Alignment SW Charlotte August Meeting
Close to 90 individuals from the business, faith based, schools, non-profits and city government attended the Alignment SW Charlotte Summit. The round table discussions centered on how to colaborate together to improve our schools.
Check here for progress on this new initiative.
After Summer of Angst, SW Charlotte Steps Up to Support Public Schools
Community Working Together to Coordinate Resources and Make a Difference in Education
WHAT: After a Summer of angst over budget cuts, about 80 professionals from over 50 organizations will be conducting a work session to determine how CMS K-12 schools can work closer with businesses, churches, the City of Charlotte, nonprofits, colleges, and neighborhood associations. The movement is being called Alignment SW Charlotte.
Participants from the community will be organized in 7-8 teams and sit at work tables with principals from elementary, middle, and high schools to determine the most meaningful ways that they can work together during the 2013-2014 school year. Information obtained from a “community assets and needs mapping survey” was used as a “matchmaker” for determining which community partners might best be able to help certain schools.
WHY: To bring community organizations and resources into alignment so that their coordinated support of Charlotte’s youth has a positive impact on public school success, children’s health, and the success of our community as a whole.
“ We embrace a “cradle to career” focus in finding ways to act together and align interests so more children reach their human potential which will allow communities, neighborhoods and business reach their potential as well,” says Charles Wilkerson, president of the Arrowood Business Association, one of the movement’s keys sponsors.
“We intend to leverage and expand upon the great success that our organization and so many others have had in making a difference at the Olympic Community of Schools — a phenomenal success story since it started seriously collaborating with the Charlotte community through public-private partnerships. We all need to get out of our silos and finds ways to work together with public education.”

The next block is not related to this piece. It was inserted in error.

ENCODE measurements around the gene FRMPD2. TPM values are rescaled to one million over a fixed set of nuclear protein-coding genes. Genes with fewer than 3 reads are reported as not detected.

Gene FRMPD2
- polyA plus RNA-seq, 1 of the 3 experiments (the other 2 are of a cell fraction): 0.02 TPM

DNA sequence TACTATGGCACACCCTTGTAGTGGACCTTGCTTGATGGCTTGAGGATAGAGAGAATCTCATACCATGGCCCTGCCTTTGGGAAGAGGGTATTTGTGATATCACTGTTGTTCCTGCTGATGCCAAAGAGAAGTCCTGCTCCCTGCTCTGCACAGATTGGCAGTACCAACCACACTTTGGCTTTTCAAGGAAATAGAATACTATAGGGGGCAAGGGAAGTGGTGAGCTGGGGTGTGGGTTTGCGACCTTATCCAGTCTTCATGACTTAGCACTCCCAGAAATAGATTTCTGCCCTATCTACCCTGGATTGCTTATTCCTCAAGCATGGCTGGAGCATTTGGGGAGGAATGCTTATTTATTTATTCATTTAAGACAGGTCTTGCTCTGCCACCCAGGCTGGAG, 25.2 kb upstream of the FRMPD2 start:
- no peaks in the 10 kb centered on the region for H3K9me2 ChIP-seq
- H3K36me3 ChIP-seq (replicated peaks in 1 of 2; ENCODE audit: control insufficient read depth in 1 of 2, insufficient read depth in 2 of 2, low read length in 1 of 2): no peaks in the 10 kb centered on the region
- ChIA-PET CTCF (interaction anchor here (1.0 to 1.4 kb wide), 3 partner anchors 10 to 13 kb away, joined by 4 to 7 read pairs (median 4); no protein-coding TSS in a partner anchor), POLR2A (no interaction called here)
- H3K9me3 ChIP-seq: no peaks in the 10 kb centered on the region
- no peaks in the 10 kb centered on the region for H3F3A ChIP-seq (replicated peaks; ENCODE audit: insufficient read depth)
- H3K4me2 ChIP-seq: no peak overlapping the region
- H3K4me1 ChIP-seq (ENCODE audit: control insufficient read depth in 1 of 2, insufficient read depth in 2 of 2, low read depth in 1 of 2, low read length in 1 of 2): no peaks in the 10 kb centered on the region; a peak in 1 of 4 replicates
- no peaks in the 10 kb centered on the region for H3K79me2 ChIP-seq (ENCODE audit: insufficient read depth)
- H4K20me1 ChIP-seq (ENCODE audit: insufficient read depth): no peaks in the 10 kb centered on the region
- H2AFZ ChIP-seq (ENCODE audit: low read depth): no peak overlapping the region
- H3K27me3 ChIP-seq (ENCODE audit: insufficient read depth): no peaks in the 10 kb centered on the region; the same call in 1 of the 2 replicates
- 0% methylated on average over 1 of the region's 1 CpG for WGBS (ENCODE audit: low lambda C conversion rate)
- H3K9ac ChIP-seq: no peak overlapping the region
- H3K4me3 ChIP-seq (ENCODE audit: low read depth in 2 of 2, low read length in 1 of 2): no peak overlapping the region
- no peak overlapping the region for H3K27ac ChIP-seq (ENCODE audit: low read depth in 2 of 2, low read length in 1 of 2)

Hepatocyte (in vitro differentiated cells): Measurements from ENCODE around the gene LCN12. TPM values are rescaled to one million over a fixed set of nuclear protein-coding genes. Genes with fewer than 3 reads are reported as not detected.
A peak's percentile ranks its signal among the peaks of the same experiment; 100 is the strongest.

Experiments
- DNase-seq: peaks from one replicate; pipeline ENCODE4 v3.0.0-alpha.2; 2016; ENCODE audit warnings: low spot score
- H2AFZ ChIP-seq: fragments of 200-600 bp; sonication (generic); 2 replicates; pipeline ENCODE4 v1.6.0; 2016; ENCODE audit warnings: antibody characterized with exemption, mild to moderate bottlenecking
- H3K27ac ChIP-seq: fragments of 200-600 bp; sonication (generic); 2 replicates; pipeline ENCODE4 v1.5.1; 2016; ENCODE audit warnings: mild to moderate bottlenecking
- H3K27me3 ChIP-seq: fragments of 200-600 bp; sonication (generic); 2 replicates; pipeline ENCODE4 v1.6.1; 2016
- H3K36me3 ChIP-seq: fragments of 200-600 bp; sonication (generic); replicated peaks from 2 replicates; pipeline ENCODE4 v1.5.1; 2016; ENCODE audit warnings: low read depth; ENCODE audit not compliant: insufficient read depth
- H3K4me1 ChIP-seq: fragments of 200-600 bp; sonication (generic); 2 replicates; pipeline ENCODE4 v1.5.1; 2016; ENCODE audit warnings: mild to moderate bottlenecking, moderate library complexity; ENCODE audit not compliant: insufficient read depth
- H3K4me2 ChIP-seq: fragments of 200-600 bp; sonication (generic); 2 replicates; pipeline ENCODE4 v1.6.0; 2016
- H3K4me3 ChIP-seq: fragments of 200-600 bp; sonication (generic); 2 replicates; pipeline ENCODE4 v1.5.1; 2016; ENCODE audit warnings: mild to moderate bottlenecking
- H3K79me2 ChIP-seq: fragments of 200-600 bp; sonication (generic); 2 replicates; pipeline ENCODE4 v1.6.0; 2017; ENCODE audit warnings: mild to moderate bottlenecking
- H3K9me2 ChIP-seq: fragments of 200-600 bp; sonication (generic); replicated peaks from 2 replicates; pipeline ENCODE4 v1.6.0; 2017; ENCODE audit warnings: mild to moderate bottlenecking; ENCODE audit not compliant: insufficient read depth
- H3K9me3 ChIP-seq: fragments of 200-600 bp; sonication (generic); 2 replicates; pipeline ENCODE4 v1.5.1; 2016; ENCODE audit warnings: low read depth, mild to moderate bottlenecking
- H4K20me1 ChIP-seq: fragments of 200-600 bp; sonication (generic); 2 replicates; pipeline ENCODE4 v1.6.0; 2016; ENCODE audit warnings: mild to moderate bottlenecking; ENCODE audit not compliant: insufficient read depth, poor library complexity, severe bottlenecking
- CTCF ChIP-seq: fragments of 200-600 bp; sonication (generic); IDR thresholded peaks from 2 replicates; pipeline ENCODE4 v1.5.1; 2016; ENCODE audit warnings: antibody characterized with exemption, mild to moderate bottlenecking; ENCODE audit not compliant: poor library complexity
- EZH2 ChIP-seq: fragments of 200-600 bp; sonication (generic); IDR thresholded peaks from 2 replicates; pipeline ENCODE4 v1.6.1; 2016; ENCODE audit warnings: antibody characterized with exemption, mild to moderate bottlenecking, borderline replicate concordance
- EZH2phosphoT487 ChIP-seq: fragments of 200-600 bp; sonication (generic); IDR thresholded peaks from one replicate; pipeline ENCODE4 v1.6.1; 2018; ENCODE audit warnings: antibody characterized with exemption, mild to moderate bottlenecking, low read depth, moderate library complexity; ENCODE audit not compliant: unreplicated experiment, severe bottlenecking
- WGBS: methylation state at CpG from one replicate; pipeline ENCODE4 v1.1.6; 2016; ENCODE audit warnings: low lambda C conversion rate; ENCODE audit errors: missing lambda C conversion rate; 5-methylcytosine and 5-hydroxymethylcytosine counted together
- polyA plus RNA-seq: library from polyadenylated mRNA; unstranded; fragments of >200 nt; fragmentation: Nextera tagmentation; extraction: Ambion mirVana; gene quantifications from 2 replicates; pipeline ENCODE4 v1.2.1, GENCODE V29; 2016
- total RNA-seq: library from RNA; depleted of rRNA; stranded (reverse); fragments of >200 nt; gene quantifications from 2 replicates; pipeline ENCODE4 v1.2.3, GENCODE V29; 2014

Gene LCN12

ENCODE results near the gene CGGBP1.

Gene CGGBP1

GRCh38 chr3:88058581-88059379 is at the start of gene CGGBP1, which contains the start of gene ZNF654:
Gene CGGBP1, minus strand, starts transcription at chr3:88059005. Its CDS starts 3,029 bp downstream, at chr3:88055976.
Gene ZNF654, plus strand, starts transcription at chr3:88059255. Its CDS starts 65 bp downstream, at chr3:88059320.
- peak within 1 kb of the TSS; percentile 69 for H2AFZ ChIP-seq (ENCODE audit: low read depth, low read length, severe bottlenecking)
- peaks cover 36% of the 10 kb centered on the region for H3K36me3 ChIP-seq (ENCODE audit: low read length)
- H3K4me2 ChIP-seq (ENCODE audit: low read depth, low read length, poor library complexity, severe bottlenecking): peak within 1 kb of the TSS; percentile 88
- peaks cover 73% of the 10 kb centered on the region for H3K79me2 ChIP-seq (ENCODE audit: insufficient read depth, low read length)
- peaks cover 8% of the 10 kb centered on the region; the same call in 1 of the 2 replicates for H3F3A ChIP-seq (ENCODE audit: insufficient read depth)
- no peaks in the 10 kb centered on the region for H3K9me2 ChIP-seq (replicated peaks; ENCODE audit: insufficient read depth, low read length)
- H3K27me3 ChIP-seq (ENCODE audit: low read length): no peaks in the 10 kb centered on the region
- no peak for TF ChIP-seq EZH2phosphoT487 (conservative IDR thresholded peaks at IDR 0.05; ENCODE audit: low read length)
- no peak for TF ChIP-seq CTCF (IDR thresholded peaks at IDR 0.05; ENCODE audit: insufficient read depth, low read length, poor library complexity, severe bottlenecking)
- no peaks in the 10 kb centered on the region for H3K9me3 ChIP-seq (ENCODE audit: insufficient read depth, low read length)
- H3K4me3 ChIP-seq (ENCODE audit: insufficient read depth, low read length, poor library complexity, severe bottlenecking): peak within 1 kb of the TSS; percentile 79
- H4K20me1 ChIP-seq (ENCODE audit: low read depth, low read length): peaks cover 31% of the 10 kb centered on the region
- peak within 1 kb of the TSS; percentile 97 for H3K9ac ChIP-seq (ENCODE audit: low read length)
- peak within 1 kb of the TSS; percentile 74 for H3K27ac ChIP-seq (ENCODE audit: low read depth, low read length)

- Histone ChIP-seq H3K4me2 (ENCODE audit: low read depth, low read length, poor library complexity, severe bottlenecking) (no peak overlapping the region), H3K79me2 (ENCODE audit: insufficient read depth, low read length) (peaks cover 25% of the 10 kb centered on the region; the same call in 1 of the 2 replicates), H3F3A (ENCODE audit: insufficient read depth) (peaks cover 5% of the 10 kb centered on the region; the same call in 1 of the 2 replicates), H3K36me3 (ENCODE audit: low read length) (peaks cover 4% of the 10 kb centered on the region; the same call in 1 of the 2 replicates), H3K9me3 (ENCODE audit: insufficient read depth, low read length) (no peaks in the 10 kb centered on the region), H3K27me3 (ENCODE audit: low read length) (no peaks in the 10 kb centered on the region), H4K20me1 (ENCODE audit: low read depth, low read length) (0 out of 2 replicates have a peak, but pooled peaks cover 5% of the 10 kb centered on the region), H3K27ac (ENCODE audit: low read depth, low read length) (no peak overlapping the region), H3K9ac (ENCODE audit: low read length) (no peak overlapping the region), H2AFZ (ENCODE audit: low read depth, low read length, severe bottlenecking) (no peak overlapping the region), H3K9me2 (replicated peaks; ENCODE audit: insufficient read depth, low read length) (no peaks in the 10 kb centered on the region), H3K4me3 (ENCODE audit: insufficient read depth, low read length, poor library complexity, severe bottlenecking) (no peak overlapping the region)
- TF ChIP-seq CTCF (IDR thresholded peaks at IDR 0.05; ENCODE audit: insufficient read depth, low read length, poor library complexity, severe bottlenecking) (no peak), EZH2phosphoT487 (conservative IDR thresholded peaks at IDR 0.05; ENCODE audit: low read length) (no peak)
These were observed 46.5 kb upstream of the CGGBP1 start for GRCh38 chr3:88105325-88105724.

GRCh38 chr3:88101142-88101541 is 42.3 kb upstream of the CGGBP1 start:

WHO: 12 CMS K-12 schools, including the 7 K-8 schools that feed the 5 high schools housed at the Olympic campus, along with significant engagement from the business, faith, nonprofit, and post-secondary communities.
WHEN: Wednesday, August 14, 2013 1:30 p.m – 3:30 am ET
WHERE: Central Steele Creek Presbyterian Church 9401 South Tryon Street, Charlotte, NC 28273
About The Olympic Community of Schools
The Olympic Community of Schools consists of five autonomous theme-based high schools housed within Olympic High School campus, and it is part of the Bill and Melinda Gates small school movement. The five schools are: School of Global Studies and Economics; Renaissance School; Biotechnology, Health and Public Administration; School of International Business and Communications Studies; and the School of Math, Engineering, Technology and Science. The Olympic small schools are committed to providing students a high school learning experience that is relevant and engaging. Since converting to a small school operational model seven years ago, EOC test scores have increased by over 65% at Olympic, and the small school campus has been recognized nationally by corporate leaders like Microsoft for their innovation and 21st century focus in better preparing students with vital skills needed for success in school, work, and life.